Thrice as nice

Regradless of how many times you’ve seen it,the Three Colours trilogy from Polish master Krzysztof Kieslowski is a rewarding experience

Written by Shubhra Gupta | Published: April 9, 2011 2:43:00 am

Regradless of how many times you’ve seen it,the Three Colours trilogy from Polish master Krzysztof Kieslowski is a rewarding experience. I’ve even done something as frivolous as trying to count the number of times the one primary colour shows up in the films (Blue,White,Red). But each time,I’ve failed. I start off by keeping a count,but soon get distracted by the film in its entirety. And every time I’m swept away by the way the director underpins his fiction with a deep sense of realism,reminding us of his roots as a documenatrian,but never letting us forget,even for a moment,that we are watching a feature film.

The three colours,blue,white,red,represent the ideals behind the hues of the French flag (liberty,equality,fraternity). Each film takes the principle (and the colour) and uses the entwined threads to create a very different story. In Blue,a beautiful young woman loses her famous composer husband and her daughter in an accident,which leaves her in hospital,injured and heartbroken. In White,a Polish hairdresser is thrown out on the streets of Paris,penniless and abandoned. In Red,a stunning model runs over a dog,and discovers,in trying to make amends,a world she hadn’t imagined.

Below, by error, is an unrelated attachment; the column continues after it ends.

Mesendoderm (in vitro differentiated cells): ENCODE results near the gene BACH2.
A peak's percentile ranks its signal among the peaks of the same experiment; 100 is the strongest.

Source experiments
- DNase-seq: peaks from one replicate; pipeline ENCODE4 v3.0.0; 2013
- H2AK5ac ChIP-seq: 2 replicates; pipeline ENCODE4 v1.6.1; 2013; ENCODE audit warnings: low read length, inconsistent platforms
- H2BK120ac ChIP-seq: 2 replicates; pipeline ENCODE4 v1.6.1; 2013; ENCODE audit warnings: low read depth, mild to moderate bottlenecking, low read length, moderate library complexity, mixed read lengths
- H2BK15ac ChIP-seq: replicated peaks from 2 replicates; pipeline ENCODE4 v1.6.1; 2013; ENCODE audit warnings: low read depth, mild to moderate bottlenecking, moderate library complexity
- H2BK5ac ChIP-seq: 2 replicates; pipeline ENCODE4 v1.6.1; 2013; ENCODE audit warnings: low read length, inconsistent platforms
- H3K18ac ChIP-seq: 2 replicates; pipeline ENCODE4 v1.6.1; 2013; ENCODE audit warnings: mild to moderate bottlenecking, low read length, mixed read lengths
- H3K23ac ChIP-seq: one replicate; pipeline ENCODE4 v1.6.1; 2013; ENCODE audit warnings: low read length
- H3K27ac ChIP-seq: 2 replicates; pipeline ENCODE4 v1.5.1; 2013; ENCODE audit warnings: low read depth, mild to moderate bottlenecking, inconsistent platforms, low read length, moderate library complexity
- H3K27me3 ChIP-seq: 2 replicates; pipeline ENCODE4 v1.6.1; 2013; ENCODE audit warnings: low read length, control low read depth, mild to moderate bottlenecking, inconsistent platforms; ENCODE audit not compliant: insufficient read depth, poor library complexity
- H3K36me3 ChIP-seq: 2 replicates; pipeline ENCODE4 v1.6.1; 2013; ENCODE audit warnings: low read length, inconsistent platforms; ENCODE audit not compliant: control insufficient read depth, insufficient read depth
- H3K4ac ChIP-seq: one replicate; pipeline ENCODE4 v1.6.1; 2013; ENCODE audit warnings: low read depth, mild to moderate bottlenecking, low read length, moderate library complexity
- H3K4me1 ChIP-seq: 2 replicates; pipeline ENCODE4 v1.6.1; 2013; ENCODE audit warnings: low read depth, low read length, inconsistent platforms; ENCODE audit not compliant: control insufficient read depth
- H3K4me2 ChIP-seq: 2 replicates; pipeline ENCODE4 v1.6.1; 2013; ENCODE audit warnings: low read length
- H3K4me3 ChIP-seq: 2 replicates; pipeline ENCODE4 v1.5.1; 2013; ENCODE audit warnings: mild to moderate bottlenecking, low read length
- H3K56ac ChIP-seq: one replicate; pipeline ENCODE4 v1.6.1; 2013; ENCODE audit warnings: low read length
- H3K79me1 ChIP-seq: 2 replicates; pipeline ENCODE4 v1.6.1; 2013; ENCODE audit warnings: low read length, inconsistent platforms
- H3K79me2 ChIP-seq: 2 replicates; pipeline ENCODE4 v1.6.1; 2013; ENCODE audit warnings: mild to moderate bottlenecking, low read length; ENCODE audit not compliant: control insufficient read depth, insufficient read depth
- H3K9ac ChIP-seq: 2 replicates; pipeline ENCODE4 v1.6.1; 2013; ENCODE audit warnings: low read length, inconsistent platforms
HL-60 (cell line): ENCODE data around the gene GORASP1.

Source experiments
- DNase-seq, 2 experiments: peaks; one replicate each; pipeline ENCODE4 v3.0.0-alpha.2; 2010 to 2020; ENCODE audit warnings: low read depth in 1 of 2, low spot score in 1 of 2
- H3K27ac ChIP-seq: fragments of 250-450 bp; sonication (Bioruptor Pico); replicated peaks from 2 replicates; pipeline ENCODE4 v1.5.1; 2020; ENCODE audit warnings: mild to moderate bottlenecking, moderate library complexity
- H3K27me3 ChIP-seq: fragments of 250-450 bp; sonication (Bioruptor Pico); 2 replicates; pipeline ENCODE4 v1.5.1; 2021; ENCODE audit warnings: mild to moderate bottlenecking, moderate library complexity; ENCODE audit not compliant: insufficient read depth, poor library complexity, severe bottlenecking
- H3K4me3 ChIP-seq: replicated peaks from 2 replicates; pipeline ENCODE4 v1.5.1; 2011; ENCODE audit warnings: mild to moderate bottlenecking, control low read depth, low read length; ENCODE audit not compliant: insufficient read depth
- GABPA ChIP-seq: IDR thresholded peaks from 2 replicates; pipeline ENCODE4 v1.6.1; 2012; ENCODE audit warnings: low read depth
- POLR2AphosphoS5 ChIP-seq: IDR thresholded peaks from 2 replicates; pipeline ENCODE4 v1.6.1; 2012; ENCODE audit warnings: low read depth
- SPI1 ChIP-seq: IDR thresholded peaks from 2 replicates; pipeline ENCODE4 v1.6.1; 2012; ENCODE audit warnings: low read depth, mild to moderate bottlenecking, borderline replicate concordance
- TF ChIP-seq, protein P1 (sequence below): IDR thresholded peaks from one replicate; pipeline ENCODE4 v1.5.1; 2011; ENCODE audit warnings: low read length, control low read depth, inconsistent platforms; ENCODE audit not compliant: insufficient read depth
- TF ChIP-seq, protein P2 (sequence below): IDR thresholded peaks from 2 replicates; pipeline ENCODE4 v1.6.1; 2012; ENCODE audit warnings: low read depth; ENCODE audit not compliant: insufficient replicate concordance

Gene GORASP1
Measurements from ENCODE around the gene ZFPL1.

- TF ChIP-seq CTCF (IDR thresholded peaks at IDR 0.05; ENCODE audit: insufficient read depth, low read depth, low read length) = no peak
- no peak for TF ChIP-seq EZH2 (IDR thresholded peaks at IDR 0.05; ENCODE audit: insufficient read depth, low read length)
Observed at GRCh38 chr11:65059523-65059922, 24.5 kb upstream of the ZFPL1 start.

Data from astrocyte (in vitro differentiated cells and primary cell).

All three films are startlingly different in story and tone,but what runs through the trilogy as a lovely leitmotif is Kieslowski’s way of dealing with life,and its unexpected highs and lows. You’d think a woman devastated by tragedy would be visibly inconsolable. But Juliette Binoche’s reaction,after the death of her family,is to go completely within. On a visit to the family mansion,where she asks “the blue room” to be closed,she comes upon Marie,the housekeeper,sobbing in the pantry. Why are you crying,she asks. Because you are not,says Marie. In just that one line,you know how deep it’s gone,the death,and the pain of having to go on living.

In all three films,it’s the women who leave the strongest impact. Binoche’s wordless stare in Blue conveys desolation more effectively than anything else. In White,Julie Delpy’s impassive face as she looks upon the ashes of her short-lived marriage is an astonishing mix of emotions. And Red,at whose vibrant heart is the good-looking model played by Irene Jacob,leaves us where all of us want to go: towards love and redemption.

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